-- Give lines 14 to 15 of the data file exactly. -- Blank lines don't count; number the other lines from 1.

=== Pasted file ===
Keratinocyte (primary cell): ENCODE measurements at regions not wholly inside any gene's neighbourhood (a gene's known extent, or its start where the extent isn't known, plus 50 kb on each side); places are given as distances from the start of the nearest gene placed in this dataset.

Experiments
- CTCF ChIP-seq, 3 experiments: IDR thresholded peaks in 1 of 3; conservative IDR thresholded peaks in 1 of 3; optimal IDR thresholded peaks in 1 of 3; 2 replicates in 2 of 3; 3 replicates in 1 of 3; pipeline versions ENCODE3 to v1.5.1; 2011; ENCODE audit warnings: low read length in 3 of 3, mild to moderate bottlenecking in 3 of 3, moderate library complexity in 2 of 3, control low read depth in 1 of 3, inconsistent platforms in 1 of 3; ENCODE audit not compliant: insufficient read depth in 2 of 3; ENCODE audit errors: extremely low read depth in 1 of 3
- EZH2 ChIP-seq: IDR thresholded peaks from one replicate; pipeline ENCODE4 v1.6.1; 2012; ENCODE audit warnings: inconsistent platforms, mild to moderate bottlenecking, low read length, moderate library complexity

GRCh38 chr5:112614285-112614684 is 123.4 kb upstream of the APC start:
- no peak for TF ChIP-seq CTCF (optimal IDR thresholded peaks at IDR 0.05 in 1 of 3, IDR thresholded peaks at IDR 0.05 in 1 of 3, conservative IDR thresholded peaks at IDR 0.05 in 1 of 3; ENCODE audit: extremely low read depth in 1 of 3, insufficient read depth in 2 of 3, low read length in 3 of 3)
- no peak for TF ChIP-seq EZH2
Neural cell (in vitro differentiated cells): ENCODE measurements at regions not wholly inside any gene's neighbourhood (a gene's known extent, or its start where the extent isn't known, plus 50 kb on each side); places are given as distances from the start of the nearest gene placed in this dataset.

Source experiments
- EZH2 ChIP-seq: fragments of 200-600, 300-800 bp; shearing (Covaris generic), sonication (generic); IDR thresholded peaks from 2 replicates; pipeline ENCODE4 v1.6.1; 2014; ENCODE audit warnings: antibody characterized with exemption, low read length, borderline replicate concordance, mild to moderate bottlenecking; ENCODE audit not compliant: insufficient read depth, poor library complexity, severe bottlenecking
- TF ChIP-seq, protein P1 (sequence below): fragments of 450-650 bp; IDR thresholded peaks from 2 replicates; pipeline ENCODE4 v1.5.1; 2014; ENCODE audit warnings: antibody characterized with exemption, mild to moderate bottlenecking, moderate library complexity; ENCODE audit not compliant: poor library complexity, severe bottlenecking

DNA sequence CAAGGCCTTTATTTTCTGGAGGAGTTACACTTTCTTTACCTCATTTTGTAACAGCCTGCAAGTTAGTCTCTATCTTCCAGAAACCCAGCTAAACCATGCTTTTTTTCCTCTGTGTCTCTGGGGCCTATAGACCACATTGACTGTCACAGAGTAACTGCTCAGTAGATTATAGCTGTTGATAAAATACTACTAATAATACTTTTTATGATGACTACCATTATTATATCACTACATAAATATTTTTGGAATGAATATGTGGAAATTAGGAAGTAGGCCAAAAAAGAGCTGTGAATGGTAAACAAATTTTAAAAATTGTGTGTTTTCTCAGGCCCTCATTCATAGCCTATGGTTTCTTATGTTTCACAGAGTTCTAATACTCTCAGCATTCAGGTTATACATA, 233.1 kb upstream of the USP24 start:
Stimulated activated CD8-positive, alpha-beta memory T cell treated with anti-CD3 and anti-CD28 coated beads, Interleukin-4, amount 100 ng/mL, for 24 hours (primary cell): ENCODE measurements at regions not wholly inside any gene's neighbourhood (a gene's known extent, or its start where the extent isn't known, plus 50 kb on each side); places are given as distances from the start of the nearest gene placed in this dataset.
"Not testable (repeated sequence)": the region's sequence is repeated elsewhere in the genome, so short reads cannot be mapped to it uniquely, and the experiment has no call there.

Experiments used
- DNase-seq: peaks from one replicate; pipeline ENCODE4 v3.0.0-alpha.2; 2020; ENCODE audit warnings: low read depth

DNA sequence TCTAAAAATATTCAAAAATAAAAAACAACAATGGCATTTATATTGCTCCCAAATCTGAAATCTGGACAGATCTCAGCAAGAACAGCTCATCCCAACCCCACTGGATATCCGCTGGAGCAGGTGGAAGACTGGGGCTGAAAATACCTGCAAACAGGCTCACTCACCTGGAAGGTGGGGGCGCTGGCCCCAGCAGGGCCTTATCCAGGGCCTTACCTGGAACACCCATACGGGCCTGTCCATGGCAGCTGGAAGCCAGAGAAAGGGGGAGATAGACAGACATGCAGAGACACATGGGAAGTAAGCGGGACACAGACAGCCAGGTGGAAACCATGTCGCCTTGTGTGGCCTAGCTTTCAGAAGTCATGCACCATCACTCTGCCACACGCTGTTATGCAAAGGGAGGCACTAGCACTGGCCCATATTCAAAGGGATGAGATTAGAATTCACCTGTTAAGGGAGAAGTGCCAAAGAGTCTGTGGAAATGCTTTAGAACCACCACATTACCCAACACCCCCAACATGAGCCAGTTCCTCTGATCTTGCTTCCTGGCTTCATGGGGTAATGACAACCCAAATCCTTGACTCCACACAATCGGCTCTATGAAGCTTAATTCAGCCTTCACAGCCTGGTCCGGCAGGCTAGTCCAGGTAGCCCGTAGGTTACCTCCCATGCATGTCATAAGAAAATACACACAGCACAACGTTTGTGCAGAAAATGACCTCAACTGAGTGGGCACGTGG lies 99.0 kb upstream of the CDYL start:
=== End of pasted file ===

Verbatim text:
"Not testable (repeated sequence)": the region's sequence is repeated elsewhere in the genome, so short reads cannot be mapped to it uniquely, and the experiment has no call there.

Experiments used